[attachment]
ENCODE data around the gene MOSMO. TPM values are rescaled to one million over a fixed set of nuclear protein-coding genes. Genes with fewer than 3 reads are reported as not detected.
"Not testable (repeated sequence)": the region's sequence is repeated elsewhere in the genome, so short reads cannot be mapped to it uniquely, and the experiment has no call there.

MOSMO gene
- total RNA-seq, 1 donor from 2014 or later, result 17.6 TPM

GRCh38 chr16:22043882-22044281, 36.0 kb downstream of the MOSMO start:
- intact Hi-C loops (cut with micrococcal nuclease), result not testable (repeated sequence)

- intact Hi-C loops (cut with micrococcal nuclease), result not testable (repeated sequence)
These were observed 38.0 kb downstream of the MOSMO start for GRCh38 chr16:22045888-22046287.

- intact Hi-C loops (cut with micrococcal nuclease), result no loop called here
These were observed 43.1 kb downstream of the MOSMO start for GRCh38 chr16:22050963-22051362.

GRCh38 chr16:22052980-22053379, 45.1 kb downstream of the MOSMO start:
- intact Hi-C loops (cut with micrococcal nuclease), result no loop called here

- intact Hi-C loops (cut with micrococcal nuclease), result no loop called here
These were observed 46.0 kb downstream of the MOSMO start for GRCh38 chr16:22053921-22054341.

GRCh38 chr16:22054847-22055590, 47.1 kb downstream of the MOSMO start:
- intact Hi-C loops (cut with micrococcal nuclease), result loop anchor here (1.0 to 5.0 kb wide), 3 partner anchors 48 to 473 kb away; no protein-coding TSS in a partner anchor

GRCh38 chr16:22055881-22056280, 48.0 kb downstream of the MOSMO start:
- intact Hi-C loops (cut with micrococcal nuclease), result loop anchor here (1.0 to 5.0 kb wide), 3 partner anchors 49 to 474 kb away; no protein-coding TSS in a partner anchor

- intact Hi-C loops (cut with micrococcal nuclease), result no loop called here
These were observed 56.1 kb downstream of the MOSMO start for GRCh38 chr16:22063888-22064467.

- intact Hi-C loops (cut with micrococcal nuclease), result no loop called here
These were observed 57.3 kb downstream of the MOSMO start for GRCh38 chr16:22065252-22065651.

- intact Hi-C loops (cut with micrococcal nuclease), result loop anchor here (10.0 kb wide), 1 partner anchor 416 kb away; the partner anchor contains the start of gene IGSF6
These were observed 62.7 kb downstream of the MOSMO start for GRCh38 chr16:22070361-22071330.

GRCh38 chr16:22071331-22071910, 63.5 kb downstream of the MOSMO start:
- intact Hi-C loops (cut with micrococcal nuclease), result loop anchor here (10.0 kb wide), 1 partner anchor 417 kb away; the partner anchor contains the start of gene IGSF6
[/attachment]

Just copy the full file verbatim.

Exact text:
ENCODE data around the gene MOSMO. TPM values are rescaled to one million over a fixed set of nuclear protein-coding genes. Genes with fewer than 3 reads are reported as not detected.
"Not testable (repeated sequence)": the region's sequence is repeated elsewhere in the genome, so short reads cannot be mapped to it uniquely, and the experiment has no call there.

MOSMO gene
- total RNA-seq, 1 donor from 2014 or later, result 17.6 TPM

GRCh38 chr16:22043882-22044281, 36.0 kb downstream of the MOSMO start:
- intact Hi-C loops (cut with micrococcal nuclease), result not testable (repeated sequence)

- intact Hi-C loops (cut with micrococcal nuclease), result not testable (repeated sequence)
These were observed 38.0 kb downstream of the MOSMO start for GRCh38 chr16:22045888-22046287.

- intact Hi-C loops (cut with micrococcal nuclease), result no loop called here
These were observed 43.1 kb downstream of the MOSMO start for GRCh38 chr16:22050963-22051362.

GRCh38 chr16:22052980-22053379, 45.1 kb downstream of the MOSMO start:
- intact Hi-C loops (cut with micrococcal nuclease), result no loop called here

- intact Hi-C loops (cut with micrococcal nuclease), result no loop called here
These were observed 46.0 kb downstream of the MOSMO start for GRCh38 chr16:22053921-22054341.

GRCh38 chr16:22054847-22055590, 47.1 kb downstream of the MOSMO start:
- intact Hi-C loops (cut with micrococcal nuclease), result loop anchor here (1.0 to 5.0 kb wide), 3 partner anchors 48 to 473 kb away; no protein-coding TSS in a partner anchor

GRCh38 chr16:22055881-22056280, 48.0 kb downstream of the MOSMO start:
- intact Hi-C loops (cut with micrococcal nuclease), result loop anchor here (1.0 to 5.0 kb wide), 3 partner anchors 49 to 474 kb away; no protein-coding TSS in a partner anchor

- intact Hi-C loops (cut with micrococcal nuclease), result no loop called here
These were observed 56.1 kb downstream of the MOSMO start for GRCh38 chr16:22063888-22064467.

- intact Hi-C loops (cut with micrococcal nuclease), result no loop called here
These were observed 57.3 kb downstream of the MOSMO start for GRCh38 chr16:22065252-22065651.

- intact Hi-C loops (cut with micrococcal nuclease), result loop anchor here (10.0 kb wide), 1 partner anchor 416 kb away; the partner anchor contains the start of gene IGSF6
These were observed 62.7 kb downstream of the MOSMO start for GRCh38 chr16:22070361-22071330.

GRCh38 chr16:22071331-22071910, 63.5 kb downstream of the MOSMO start:
- intact Hi-C loops (cut with micrococcal nuclease), result loop anchor here (10.0 kb wide), 1 partner anchor 417 kb away; the partner anchor contains the start of gene IGSF6